Using Three Acoustic Technologies on Underwater Gliders to Survey Fish
fisheries echosounder, glider, acoustic tag telemetry, ocean observing systems, passive acoustic monitoring
Digital Object Identifier (DOI)
Autonomous platforms and vehicles are a growing component of the ocean research fleet, producing data sets crucial to our understanding of oceanographic and fishery ecosystem processes. One emerging tool for making these measurements is underwater gliders that autonomously sample the water column for weeks to months at a time. Although originally designed to measure temperature and salinity, underwater gliders can now support a myriad of sensors. For the demonstration project described within, three complementary acoustic technologies were integrated into an underwater glider for mapping fish on the continental shelf: an acoustic telemetry receiver, a passive acoustic monitoring recorder, and a fisheries echosounder.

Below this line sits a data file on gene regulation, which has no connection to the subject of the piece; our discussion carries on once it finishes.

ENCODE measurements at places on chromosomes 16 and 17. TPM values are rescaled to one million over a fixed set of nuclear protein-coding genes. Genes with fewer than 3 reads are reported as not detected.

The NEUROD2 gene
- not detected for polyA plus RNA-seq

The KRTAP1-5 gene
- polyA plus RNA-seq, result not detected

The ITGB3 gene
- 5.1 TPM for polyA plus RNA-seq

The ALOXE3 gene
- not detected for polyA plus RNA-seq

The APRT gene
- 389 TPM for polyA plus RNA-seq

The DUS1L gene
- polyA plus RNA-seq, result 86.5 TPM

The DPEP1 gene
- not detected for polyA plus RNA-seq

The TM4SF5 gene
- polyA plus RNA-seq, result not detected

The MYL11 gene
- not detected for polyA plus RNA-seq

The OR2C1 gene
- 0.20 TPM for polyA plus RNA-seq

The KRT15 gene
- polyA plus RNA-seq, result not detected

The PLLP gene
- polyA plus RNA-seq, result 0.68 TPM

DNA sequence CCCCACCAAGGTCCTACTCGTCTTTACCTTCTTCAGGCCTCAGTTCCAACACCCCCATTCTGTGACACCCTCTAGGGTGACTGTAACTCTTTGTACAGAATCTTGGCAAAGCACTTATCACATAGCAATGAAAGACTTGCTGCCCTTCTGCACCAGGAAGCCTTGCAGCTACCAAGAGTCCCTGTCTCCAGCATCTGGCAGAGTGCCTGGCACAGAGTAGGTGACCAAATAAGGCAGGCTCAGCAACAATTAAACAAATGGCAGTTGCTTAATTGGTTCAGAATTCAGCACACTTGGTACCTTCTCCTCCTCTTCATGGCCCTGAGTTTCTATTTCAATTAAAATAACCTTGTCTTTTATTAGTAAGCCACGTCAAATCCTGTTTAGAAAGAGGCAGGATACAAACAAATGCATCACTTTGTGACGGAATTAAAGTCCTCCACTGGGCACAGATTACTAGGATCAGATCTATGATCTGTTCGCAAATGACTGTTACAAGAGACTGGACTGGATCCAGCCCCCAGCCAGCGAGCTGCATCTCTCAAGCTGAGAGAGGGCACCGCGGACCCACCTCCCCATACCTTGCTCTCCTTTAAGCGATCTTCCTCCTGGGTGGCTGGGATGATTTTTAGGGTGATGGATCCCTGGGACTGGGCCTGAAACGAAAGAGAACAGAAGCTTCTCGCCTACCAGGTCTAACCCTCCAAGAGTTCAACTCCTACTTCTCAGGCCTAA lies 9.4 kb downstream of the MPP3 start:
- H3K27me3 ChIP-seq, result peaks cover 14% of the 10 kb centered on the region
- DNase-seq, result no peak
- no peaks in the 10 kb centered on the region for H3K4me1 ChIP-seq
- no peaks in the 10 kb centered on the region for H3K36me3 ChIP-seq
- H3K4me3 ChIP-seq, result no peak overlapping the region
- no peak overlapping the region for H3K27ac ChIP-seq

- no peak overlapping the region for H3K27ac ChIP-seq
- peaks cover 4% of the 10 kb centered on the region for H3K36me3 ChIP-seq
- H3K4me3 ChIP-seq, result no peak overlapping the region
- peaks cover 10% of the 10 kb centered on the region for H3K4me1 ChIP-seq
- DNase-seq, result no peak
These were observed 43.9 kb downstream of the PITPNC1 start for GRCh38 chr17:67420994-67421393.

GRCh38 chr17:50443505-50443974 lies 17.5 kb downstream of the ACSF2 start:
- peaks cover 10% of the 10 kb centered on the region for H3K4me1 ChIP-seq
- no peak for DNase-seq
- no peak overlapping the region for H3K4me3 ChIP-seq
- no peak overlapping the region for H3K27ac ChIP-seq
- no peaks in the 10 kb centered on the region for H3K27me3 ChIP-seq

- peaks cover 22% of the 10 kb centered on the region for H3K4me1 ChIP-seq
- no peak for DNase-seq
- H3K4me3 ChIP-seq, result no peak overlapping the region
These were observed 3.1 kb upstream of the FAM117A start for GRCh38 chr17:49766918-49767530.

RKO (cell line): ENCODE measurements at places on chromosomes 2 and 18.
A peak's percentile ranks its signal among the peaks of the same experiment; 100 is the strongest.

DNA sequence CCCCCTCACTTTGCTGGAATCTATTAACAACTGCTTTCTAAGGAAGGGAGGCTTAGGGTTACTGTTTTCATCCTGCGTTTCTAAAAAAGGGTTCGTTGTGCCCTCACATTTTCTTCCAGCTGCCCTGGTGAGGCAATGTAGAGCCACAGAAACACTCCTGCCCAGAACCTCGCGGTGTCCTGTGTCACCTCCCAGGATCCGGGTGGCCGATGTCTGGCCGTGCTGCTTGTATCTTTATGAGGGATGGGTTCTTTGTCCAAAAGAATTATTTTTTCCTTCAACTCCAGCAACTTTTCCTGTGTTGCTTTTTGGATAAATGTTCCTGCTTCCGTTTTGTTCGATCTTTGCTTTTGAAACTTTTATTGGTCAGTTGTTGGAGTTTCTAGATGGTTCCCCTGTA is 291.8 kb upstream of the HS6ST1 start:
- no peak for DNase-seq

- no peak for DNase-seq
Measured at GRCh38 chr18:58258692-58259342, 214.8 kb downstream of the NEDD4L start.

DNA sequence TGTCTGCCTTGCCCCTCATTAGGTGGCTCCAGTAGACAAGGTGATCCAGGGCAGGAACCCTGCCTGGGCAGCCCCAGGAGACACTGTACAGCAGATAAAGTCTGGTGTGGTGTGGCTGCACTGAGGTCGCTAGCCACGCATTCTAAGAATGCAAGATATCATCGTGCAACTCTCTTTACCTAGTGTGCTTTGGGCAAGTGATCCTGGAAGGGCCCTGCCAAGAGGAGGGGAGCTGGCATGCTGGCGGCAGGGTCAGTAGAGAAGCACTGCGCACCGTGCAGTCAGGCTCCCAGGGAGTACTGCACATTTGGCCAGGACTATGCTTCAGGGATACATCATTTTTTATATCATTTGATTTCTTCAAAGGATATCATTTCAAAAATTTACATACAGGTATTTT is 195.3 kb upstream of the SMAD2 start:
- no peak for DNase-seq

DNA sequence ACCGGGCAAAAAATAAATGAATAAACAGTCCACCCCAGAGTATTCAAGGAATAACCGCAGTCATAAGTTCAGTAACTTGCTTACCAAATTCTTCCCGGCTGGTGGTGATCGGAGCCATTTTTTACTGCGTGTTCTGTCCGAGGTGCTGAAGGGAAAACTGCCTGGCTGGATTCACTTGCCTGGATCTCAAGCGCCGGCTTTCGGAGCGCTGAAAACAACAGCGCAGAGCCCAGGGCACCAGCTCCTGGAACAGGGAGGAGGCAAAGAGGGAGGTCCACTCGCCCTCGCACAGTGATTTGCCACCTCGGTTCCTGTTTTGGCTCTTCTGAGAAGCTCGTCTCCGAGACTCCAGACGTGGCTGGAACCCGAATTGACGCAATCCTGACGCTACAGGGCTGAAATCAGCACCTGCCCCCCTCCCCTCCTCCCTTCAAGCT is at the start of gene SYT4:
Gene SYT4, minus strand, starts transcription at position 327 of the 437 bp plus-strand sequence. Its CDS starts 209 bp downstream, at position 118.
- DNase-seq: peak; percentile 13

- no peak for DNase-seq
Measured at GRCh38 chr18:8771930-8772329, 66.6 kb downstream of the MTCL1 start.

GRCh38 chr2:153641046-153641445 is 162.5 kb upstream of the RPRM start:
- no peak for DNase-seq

The demonstration project was designed to evaluate the effectiveness of each sensing technology. Sixty-one fish were implanted with acoustic tags near the Gulfstream Natural Gas pipeline in the eastern Gulf of Mexico in advance of planned underwater glider missions. The glider was deployed four times over 12 months, with all three acoustic technologies to traverse the pipeline and surrounding habitat. Glider detections were compared to detections of fish at moored acoustic tag telemetry receivers and passive acoustic recorders co-located at the tagged fish locations. All three technologies identified fish along the targeted hard-bottom pipeline habitat, as well as previously uncharted areas of hard-bottom reef. The results of this study demonstrate the utility of gliders integrated with acoustic sensors as a potential tool to identify areas that merit deeper investigation to assess fish stocks.
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Citation / Publisher Attribution
Marine Technology Society Journal, v. 52, issue 6, p. 39-52
Scholar Commons Citation
Lembke, Chad; Lowerre-Barbieri, Susan; Mann, David; and Taylor, Christopher J., "Using Three Acoustic Technologies on Underwater Gliders to Survey Fish" (2018). Marine Science Faculty Publications. 476.